“An Inconvenient Truth” Article Review

“An Inconvenient Truth” is a provocative movie involving Al Gore dramatically presenting information about global climate change and its effects. I highly recommend seeing the movie, if you haven’t already.

Jessica M. Nolan’s article in Environment and Behavior finds that people are more informed and concerned about global climate change right after seeing the movie “An Inconvenient Truth”, but that these concerns don’t necessarily translate into changed behavior a month later. She recommends that people who want to encourage individual behaviors to take action on global climate change provide opportunities for action right after seeing “An Inconvenient Truth”, rather than waiting for people to do it on their own and perhaps becoming less motivated to do so.

As well as providing these suggestions for action, this article adds to the literature on whether being more informed about global climate change influences the behavior of individuals. Additionally, while the studies described in the article use a small number of subjects who aren’t selected randomly, she provides some evidence for why the results are still relevant.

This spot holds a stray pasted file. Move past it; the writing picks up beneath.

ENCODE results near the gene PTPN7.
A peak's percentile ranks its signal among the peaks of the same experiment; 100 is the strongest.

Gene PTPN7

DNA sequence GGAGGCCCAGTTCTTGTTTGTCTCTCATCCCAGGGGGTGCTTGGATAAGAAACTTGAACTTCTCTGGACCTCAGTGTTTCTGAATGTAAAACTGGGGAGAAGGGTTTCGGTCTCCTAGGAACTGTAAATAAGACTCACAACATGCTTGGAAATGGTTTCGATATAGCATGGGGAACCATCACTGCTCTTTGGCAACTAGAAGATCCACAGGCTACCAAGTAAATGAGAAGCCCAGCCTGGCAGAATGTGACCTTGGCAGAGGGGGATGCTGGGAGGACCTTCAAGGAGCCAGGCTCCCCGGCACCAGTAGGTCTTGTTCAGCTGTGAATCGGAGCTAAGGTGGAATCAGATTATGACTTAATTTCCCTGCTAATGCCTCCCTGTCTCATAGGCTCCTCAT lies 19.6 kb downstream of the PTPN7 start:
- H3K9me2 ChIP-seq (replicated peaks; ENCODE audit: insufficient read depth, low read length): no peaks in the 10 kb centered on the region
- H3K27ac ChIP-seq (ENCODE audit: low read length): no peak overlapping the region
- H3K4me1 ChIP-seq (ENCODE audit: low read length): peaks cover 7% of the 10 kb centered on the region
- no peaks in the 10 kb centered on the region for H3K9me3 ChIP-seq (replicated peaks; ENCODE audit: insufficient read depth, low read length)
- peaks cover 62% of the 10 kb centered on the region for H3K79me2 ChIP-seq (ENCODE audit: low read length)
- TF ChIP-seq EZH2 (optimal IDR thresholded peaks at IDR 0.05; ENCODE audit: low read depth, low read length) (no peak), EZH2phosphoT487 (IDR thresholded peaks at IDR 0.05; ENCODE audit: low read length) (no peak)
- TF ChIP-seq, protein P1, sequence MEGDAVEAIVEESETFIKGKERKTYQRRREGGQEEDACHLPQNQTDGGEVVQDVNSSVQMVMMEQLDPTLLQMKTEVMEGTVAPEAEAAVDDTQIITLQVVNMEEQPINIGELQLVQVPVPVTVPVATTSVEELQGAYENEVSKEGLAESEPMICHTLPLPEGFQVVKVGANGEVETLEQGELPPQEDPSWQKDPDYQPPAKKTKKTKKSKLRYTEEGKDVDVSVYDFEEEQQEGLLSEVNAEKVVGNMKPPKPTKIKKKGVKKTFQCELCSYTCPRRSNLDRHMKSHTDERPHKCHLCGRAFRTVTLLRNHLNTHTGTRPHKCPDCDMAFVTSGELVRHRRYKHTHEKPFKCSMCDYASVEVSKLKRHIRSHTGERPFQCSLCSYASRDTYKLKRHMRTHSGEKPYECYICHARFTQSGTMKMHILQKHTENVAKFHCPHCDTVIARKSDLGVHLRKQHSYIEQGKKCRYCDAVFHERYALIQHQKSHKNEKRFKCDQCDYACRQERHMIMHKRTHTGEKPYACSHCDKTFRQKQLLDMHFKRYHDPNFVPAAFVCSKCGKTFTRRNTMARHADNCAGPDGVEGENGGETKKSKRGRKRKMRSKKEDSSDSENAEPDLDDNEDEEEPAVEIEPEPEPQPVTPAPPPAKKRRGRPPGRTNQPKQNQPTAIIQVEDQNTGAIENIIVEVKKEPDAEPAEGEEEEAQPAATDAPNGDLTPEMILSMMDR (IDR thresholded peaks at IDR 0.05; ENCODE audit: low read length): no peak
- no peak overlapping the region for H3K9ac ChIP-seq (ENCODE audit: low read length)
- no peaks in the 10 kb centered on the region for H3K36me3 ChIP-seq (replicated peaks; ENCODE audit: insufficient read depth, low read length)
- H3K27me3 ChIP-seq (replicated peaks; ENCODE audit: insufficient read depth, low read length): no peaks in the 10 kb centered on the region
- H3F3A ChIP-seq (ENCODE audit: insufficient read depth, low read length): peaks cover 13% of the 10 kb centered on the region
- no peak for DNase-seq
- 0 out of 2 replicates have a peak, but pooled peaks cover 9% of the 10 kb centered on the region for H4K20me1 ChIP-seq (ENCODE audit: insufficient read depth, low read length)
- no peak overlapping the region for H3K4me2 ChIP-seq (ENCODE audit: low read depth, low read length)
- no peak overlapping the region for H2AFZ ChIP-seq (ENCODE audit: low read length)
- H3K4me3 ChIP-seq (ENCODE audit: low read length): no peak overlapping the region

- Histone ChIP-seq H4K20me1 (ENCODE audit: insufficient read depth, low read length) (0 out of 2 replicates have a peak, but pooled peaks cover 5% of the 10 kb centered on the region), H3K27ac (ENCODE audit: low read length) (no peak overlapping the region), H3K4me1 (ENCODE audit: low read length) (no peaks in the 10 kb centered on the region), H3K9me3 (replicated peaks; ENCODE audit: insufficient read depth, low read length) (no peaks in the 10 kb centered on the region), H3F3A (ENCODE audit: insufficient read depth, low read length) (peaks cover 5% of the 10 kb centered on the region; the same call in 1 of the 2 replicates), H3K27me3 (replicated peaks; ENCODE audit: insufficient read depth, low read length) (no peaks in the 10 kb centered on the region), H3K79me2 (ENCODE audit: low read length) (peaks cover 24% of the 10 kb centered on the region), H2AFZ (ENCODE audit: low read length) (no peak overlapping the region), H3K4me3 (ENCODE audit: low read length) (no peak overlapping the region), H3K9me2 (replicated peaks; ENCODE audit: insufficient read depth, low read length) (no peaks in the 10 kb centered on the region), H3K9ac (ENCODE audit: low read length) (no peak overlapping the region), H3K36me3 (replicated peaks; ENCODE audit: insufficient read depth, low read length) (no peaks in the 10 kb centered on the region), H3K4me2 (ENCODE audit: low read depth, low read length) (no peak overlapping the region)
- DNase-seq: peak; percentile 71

This article relates to the COMPON project because it shows that increased knowledge and concern about climate change (from any given individual) does not necessarily lead to increased action. While COMPON is evaluating policy networks related to climate change, in our newspaper analysis, we will need to carefully justify any claims about increased knowledge of the population (potentially due to increased prevalence of newspaper articles about climate change in their country) leading to changes in behavior.

Citation: Nolan, Jessica M. 2010. "’An Inconvenient Truth’ Increases Knowledge, Concern, and Willingness to Reduce Greenhouse Gases”. Environment and Behavior. Published on January 20, 2010 via Sage Publications “OnlineFirst”.